|Use Case||Some of the most popular use cases for structured data are CRMs, online bookings, and accounting systems||A few use cases for unstructured data are data mining, chatbots, predictive analytics, etc.|
What is Semi-Structured Data?
Since we are discussing structured vs. unstructured data, it’s important to include semi-structured data because semi-structured data lies somewhere in the way between structured and unstructured data.
At its core, it is still unstructured and scattered; however, certain elements in this data are defined with attributes and metadata attached to them.
The presence of metadata makes this unstructured data eligible to be cataloged into repositories with some defining, structuring properties. Semi-structured data is more easily utilized than purely unstructured data because of the presence of metadata and attributes; it can be more easily processed and stored, recalled, and utilized.
One good example of semi-structured data would be a tab-delimited file. As compared to a random collection of email messages, this file would be more readable.
The Future of Data: Unstructured vs Structured, or Unified?
For your organization to benefit from the data it collects, it is important for you to maintain a single source of truth and data integrity for the company to draw from. This may necessitate using data management facilities and software catered to as SaaS.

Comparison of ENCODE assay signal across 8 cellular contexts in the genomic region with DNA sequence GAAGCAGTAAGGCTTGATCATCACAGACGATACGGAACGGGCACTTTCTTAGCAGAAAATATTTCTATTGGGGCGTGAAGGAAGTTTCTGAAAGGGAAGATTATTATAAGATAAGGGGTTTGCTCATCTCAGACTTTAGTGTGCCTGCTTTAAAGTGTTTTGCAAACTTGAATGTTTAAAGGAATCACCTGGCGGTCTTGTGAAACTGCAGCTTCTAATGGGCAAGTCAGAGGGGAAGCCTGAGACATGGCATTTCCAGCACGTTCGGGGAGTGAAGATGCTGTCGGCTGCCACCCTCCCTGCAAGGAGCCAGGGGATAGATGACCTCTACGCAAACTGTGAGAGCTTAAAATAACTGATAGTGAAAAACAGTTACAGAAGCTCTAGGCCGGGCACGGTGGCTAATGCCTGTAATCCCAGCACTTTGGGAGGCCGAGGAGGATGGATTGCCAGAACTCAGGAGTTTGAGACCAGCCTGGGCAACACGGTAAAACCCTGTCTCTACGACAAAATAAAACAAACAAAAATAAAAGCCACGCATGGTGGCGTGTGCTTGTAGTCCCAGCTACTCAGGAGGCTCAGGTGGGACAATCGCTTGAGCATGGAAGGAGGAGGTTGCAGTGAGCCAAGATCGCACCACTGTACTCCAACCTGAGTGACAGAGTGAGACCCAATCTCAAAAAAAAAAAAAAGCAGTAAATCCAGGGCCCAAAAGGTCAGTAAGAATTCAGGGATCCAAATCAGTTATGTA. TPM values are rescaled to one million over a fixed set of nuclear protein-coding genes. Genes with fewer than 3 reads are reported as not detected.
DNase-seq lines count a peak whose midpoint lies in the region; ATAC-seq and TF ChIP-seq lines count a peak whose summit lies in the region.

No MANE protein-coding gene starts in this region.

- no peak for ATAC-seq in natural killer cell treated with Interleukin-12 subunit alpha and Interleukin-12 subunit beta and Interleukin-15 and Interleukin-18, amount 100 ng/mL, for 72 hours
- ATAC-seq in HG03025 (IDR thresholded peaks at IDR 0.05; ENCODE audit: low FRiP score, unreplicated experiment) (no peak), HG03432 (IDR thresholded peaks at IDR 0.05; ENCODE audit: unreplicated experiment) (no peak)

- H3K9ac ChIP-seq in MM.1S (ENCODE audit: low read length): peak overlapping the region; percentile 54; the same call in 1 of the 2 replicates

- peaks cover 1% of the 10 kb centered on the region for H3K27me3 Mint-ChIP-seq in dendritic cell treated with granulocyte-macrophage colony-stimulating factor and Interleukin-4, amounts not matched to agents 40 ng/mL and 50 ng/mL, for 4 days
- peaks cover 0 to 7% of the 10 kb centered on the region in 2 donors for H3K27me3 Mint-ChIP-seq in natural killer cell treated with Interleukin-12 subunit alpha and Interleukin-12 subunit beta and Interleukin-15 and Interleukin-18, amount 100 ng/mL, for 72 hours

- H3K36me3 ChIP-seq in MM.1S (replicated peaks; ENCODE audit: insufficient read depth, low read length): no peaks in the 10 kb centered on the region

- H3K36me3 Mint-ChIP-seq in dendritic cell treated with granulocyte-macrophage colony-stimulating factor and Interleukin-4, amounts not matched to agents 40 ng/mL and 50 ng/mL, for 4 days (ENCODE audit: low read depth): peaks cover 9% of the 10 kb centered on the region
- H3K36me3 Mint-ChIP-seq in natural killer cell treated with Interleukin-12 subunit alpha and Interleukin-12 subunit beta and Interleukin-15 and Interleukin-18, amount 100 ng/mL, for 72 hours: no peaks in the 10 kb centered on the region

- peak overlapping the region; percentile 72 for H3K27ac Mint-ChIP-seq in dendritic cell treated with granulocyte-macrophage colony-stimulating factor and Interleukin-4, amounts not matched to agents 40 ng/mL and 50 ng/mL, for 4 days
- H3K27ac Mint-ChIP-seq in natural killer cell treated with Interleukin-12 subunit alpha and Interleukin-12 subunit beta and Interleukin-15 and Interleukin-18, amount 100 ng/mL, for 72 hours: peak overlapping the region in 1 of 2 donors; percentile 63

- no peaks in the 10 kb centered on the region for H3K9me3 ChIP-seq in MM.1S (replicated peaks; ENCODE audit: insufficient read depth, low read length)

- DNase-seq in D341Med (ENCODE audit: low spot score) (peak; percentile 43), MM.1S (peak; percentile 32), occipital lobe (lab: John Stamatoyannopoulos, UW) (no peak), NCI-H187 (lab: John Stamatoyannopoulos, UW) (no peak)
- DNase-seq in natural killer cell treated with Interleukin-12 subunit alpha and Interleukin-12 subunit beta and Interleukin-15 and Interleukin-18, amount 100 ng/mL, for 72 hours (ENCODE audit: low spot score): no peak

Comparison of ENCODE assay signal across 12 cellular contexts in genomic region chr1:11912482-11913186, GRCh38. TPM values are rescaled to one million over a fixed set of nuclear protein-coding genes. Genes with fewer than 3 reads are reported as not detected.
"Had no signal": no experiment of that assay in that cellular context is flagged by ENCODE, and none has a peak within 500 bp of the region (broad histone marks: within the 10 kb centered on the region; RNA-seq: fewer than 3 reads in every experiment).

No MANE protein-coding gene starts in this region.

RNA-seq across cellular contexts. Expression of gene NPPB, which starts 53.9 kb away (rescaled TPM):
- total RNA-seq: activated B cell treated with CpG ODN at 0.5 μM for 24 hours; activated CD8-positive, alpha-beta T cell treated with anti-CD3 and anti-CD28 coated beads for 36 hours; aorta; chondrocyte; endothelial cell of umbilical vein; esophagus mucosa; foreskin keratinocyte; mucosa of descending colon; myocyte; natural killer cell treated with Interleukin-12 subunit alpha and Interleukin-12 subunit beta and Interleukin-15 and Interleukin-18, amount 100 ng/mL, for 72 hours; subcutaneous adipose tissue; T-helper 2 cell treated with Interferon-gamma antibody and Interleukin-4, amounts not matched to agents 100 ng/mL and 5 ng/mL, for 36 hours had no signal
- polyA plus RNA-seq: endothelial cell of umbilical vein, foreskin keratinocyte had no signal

Trends suggest that the Big Three data management platforms – Amazon, Google, and Microsoft – are likely to get more competition in the future, seeing how the market for data is growing.
Additionally, Gartner has suggested an innovative future for data in this report. They predict that data usage by entities will transform into a highly integrated, interconnected fabric of data and allied processes. A unifying data layer will form the backbone of this fabric, a single source for all the disparate applications that draw from it.
The truth is that data hasn’t fully evolved yet, and new methodologies are likely to keep emerging with time.
It depends on the nature of your business operations and the use of data it has that determines whether you should opt for unstructured or structured data or a mix of both. Use this guide to understand structured vs unstructured data and which one could be more advantageous to your business in the long run.